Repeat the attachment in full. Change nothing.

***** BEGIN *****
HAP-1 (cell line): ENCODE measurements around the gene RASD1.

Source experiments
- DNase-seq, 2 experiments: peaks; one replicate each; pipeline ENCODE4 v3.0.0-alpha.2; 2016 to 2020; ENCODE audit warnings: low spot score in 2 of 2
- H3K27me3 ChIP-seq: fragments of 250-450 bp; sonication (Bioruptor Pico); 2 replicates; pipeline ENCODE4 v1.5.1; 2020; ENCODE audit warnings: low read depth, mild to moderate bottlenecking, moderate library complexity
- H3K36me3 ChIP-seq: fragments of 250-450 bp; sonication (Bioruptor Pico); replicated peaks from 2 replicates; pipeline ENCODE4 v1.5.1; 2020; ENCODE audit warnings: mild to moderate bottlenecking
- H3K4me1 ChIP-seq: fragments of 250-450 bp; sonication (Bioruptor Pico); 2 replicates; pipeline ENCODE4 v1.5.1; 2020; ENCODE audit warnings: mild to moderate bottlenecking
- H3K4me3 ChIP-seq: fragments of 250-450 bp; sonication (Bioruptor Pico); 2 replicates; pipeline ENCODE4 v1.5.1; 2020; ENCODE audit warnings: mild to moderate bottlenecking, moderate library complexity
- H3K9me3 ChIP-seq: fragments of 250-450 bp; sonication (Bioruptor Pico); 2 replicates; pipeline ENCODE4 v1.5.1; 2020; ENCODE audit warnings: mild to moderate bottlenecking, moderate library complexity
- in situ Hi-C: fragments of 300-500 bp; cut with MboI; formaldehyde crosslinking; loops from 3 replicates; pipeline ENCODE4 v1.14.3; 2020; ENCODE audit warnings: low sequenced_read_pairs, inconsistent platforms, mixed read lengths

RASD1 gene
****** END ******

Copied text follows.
HAP-1 (cell line): ENCODE measurements around the gene RASD1.

Source experiments
- DNase-seq, 2 experiments: peaks; one replicate each; pipeline ENCODE4 v3.0.0-alpha.2; 2016 to 2020; ENCODE audit warnings: low spot score in 2 of 2
- H3K27me3 ChIP-seq: fragments of 250-450 bp; sonication (Bioruptor Pico); 2 replicates; pipeline ENCODE4 v1.5.1; 2020; ENCODE audit warnings: low read depth, mild to moderate bottlenecking, moderate library complexity
- H3K36me3 ChIP-seq: fragments of 250-450 bp; sonication (Bioruptor Pico); replicated peaks from 2 replicates; pipeline ENCODE4 v1.5.1; 2020; ENCODE audit warnings: mild to moderate bottlenecking
- H3K4me1 ChIP-seq: fragments of 250-450 bp; sonication (Bioruptor Pico); 2 replicates; pipeline ENCODE4 v1.5.1; 2020; ENCODE audit warnings: mild to moderate bottlenecking
- H3K4me3 ChIP-seq: fragments of 250-450 bp; sonication (Bioruptor Pico); 2 replicates; pipeline ENCODE4 v1.5.1; 2020; ENCODE audit warnings: mild to moderate bottlenecking, moderate library complexity
- H3K9me3 ChIP-seq: fragments of 250-450 bp; sonication (Bioruptor Pico); 2 replicates; pipeline ENCODE4 v1.5.1; 2020; ENCODE audit warnings: mild to moderate bottlenecking, moderate library complexity
- in situ Hi-C: fragments of 300-500 bp; cut with MboI; formaldehyde crosslinking; loops from 3 replicates; pipeline ENCODE4 v1.14.3; 2020; ENCODE audit warnings: low sequenced_read_pairs, inconsistent platforms, mixed read lengths

RASD1 gene